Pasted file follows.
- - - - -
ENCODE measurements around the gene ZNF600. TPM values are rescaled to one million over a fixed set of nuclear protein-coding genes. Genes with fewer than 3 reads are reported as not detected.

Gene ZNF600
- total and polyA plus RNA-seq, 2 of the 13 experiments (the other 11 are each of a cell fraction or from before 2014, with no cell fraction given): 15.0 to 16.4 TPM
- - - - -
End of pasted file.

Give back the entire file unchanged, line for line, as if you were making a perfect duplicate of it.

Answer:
ENCODE measurements around the gene ZNF600. TPM values are rescaled to one million over a fixed set of nuclear protein-coding genes. Genes with fewer than 3 reads are reported as not detected.

Gene ZNF600
- total and polyA plus RNA-seq, 2 of the 13 experiments (the other 11 are each of a cell fraction or from before 2014, with no cell fraction given): 15.0 to 16.4 TPM